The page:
I believe the 15’ Wenonah Prospector is one such simpler hull. If you pull the thwarts in, the rocker will decrease. That will make the boat cruise better, but it may be less maneuverable in whitewater. Also, depending on the hull design, you may have to shorten all the thwarts to get what you want. I suggest trying for no more than a two inch beam reduction, maybe less. Assess the effect thoroughly before trying for more.

I widened the center thwart on my Tripper, but also braced the bottom against the center thwart with a foam pedestal. The result was a Tripper that had a wonderful flattish center section, making it much easier to turn the boat in whitewater and for poling.

There is a risk that by pinching the boat, you would reduce underside flattishness in a way that would make ferrying and spinning less effective. If you do have a good reach, you may find that you can deal with the beam in whitewater by developing a preferred side and biasing your body weight that way. On flatwater, changing boat lean a bit, Canadian style, can cut the reach down.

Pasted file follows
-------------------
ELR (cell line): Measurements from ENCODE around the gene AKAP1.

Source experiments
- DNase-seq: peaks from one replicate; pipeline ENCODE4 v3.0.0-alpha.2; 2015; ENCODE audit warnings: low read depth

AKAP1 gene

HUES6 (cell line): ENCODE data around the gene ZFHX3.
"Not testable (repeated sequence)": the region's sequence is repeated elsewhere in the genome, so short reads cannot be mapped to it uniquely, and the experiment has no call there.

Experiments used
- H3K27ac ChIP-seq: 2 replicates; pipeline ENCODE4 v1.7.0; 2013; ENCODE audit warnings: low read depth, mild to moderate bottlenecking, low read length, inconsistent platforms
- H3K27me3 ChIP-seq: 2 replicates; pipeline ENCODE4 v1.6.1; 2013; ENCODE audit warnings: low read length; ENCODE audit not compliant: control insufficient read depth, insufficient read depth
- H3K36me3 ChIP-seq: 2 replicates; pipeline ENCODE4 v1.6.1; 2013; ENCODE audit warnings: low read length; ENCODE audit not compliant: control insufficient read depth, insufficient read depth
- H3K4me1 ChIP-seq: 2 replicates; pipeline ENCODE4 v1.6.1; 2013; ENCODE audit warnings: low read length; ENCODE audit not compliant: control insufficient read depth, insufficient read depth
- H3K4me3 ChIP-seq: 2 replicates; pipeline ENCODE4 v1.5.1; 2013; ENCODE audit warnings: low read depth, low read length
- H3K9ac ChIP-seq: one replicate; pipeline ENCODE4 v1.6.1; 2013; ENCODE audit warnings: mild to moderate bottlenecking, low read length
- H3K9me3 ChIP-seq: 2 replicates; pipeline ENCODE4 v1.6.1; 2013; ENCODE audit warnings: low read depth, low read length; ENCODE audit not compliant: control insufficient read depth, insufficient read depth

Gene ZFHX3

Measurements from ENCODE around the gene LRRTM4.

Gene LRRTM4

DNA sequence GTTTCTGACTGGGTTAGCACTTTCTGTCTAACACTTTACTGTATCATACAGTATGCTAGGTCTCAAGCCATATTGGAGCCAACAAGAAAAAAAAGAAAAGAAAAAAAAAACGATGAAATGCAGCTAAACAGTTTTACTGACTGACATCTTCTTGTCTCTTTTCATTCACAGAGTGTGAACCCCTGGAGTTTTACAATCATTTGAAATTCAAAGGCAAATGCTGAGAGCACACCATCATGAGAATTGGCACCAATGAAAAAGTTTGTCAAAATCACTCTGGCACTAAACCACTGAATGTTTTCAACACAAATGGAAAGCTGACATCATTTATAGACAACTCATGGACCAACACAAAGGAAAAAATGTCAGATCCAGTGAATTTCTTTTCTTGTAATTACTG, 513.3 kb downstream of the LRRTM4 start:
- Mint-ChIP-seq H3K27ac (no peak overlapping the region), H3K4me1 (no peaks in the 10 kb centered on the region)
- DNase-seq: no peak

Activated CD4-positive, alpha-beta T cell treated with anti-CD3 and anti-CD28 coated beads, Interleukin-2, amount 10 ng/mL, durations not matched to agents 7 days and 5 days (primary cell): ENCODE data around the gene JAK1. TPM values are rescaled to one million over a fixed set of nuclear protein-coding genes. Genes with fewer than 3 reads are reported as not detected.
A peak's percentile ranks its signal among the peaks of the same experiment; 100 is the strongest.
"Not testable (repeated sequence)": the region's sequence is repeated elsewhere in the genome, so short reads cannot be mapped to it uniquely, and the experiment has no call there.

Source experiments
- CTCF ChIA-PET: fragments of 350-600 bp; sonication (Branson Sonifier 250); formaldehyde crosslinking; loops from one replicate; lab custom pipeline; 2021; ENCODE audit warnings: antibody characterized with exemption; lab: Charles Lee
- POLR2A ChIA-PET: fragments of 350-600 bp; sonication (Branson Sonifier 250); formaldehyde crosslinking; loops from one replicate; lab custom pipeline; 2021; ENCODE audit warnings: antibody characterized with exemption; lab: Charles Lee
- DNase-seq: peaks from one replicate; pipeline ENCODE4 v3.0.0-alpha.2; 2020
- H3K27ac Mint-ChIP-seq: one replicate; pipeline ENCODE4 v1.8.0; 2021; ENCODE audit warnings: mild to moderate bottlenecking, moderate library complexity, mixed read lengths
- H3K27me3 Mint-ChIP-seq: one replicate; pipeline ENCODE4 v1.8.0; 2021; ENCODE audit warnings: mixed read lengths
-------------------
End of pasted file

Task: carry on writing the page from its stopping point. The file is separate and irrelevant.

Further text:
Unless They’ve Changed the Design…

– Last Updated: Jun-14-11 7:59 PM EST –

....I've moved those aluminum L hangers on both Mohawk and Wenonah canoes easily. The Mistral IS Twintex, like your Zephyr. Seems to be holding up to the abrasion and abuse of paddling rocky Ozark streams. I took out two seats, added a thwart and center seat. I pulled in gunnels between an inch and an inch and a half by shortening thwart length and seat length. I agree with g2d, I think 2" would be the maximum I'd want to pull the gunnels in. I opted for less, unsure how the Twintex would respond to such manipulation. Hope that helps! Take care. WW

A Few More Ideas For You
Just remembered that this site has some reviews and might give you a few outfitting ideas. WW

this thread

– Last Updated: Jun-15-11 7:20 AM EST –

Shows a Wenonah Prospector 15 in which a kneeling thwart has been placed. You can see that the wide thwart is suspended and canted and placed about 8 inches aft of the center point. The owner has also glued foam hip blocks (the gray things) to the top of the kneeling thwart allowing him to slide over towards the gunwale, but not all the way to it. This position is shown to good effect in the photos showing him paddling the boat.

He has retained the tandem seats using short 3 D solo end bags in front of the bow seat and behind the stern seat. The center yoke has been removed but a new thwart has been placed just aft of the bow seat. He has used a wide thwart for this purpose, but it wouldn't need to be that wide. You can see that when paddling he has plenty of knee room between the kneeling thwart and the forward thwart.